Click here to Skip to main content
11,806,931 members (63,086 online)
Click here to Skip to main content

Attaching an External DataSource in LightSwitch Application

, 24 Mar 2011 CPOL 14.3K 4
Rate this:
Please Sign up or sign in to vote.
Attaching an External DataSource in LightSwitch Application

You might know that LightSwitch is now in Beta 2 stage. Microsoft released it few days ago. I have a series of Tutorials on LightSwitch Beta 1 where we discussed on creating database tables using the LightSwitch table designer.

In this tutorial, we will discuss how to attach an existing database table available in your SQL server database. This was also available in Beta 1 release. This time, we will discuss with the latest version. Read the full post and at the end, leave your feedback.

If you are new to LightSwitch, you may like to read my previous chapters too. You can find them here: "Beginners Guide to Visual Studio LightSwitch". I appreciate your feedback.

Setting up Environment

To start with, we need Visual Studio LightSwitch. Currently it is in Beta 2 stage, which you can download from Microsoft download site. Click the below image to download the installer:

Make sure that, you already have Visual Studio 2010 SP1 installed in your machine. If you don't have SP1, you can also download it from here:

Once your development machine is ready with LightSwitch Beta 2, open Visual Studio 2010 and create a new LightSwitch project as shown below:


Once you hit "OK", it will take some time to generate the project.

Quick Look into Existing Table

Let us create a new table called "EmployeeTable" in our SQL Server database. You can use your existing table too. If you don't have SQL Server installed in your PC, you can use the SQLExpress also for working with that.

Here is our table definition which we will use to attach to our LightSwitch application:


In our table, we have "EmpID" as the Primary key, some strings and one date field. You can see the definition in the above screenshot.

Connecting External DataSource

Now once you have your table ready, it is the time to connect to it from your application. To do this, in the Visual Studio IDE home page, you will find one option called "Attach to external Data Source" (as shown below):


Click the link to open the connection Wizard. Alternatively, you can right click on the "Data Sources" folder inside your solution Explorer (as shown below) and from the context menu, click "Add Data Source...". This will also do the same trick from you.


Ok, let us click the link from the Home Page (if you are unable to find it, you can open it from View -> Home Page). Have a look at it here:


Let's click on the link in the Home Page to continue attaching on the external data source.


This will open up the "Attach Data Source Wizard" dialog in the screen.


From the above screen, chose "Database" and click "Next". This will open another dialog called "Connection Properties" for you. In this dialog, you will be able to configure your database connection settings.


Select the "Server name", "Authentication information" and "Database name" from the dialog. Click "Test Connection" to check whether the connection established. On success, click "OK" to continue.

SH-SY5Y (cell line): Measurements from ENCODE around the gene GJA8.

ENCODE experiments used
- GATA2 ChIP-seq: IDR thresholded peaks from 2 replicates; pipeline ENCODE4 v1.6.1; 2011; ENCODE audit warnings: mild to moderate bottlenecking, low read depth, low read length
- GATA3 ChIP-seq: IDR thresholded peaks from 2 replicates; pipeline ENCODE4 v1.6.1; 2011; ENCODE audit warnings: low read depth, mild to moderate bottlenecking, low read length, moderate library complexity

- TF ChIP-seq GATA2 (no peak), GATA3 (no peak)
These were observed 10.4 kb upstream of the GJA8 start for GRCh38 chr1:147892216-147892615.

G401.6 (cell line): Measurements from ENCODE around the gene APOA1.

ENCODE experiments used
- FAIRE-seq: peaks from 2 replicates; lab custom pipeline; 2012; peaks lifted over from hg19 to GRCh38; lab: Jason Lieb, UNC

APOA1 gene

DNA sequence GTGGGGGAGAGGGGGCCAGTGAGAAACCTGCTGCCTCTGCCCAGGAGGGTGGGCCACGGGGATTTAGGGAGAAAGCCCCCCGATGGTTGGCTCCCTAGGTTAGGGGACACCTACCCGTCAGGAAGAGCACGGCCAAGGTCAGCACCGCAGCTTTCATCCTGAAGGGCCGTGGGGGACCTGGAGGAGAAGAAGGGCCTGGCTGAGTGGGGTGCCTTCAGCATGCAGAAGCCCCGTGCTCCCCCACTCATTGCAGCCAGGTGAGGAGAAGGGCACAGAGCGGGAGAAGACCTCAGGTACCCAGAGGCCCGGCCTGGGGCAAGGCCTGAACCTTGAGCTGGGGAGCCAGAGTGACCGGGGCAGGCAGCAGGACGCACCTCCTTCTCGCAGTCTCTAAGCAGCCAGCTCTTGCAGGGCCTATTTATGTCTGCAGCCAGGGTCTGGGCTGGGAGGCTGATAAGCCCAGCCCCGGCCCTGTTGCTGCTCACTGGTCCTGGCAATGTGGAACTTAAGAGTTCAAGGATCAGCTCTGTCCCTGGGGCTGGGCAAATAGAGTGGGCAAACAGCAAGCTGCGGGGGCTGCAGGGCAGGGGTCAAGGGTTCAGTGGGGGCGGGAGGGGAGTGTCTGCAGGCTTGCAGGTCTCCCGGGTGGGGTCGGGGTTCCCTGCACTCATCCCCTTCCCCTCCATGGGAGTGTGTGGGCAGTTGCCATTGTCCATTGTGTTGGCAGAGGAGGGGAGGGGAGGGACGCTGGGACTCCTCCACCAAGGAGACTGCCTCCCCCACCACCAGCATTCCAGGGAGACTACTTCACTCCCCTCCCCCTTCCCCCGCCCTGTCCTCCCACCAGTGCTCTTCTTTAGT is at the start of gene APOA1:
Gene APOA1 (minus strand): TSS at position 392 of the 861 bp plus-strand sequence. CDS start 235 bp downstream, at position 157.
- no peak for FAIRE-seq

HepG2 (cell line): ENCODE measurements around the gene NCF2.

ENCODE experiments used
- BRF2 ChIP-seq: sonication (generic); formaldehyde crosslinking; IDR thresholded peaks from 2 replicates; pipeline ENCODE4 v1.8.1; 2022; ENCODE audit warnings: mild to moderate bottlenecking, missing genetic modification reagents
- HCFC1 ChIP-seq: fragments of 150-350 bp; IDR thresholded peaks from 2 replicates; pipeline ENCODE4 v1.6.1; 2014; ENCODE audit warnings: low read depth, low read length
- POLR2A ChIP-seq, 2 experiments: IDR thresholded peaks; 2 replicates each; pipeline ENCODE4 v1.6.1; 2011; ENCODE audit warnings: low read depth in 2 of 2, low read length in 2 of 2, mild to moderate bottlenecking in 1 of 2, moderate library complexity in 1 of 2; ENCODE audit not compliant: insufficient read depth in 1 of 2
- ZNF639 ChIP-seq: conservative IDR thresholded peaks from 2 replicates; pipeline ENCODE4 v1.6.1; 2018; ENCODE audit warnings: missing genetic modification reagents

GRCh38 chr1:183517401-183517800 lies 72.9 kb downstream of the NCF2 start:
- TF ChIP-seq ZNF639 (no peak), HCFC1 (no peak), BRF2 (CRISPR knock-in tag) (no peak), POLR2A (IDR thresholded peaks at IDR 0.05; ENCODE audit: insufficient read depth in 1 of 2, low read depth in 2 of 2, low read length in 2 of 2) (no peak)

Now, it will start retrieving your database tables for you and show them in the screen.


Select the appropriate table that you want to connect from the above dialog and give your proper name to the DataSource name. For this tutorial, we will use our existing table named "EmployeeTable". Click "Finish" to attach the table with your solution.

Once you click "Finish", it will import the table information and show it up on the screen (as shown below):


Here you will see that it kept the proper Data Type that we have in our original table. That's all about attaching an existing table in LightSwitch application.


Now open the Solution Explorer. You will see that it actually created the Data Source named "employeeData", and in that data source we have the table called "EmployeeTable". Hey, all this without writing a single piece of code, as you can see.


This article, along with any associated source code and files, is licensed under The Code Project Open License (CPOL)


About the Author

Kunal Chowdhury (@kunal2383)
Team Leader
India India
Kunal Chowdhury is a Microsoft "Windows Platform Development" MVP (Most Valuable Professional), a Codeproject Mentor, Telerik MVP, Nokia Developer Champion, Speaker in various Microsoft events, Author, passionate Blogger and a Software Engineer by profession.

He is currently working in an MNC located in India. He has a very good skill over XAML, C#, Silverlight, Windows Phone, WPF and Windows Store (WinRT) app development. He posts his findings, articles, tutorials in his technical blog and CodeProject.

Technical Blog:
Twitter :

You may also be interested in...

Comments and Discussions

GeneralMy vote of 5 Pin
mbcrump25-Mar-11 7:37
membermbcrump25-Mar-11 7:37 
GeneralRe: My vote of 5 Pin
Kunal_Chowdhury2-Apr-11 19:33
mvpKunal_Chowdhury2-Apr-11 19:33 
GeneralMy vote of 5 Pin
Durgaprasadtb25-Mar-11 7:11
memberDurgaprasadtb25-Mar-11 7:11 
GeneralRe: My vote of 5 Pin
Kunal_Chowdhury2-Apr-11 19:32
mvpKunal_Chowdhury2-Apr-11 19:32 
GeneralMy vote of 5 Pin
Brij24-Mar-11 21:41
mvpBrij24-Mar-11 21:41 
GeneralRe: My vote of 5 Pin
Kunal_Chowdhury24-Mar-11 23:40
mvpKunal_Chowdhury24-Mar-11 23:40 

General General    News News    Suggestion Suggestion    Question Question    Bug Bug    Answer Answer    Joke Joke    Rant Rant    Admin Admin   

Use Ctrl+Left/Right to switch messages, Ctrl+Up/Down to switch threads, Ctrl+Shift+Left/Right to switch pages.

| Advertise | Privacy | Terms of Use | Mobile
Web03 | 2.8.151002.1 | Last Updated 25 Mar 2011
Article Copyright 2011 by Kunal Chowdhury (@kunal2383)
Everything else Copyright © CodeProject, 1999-2015
Layout: fixed | fluid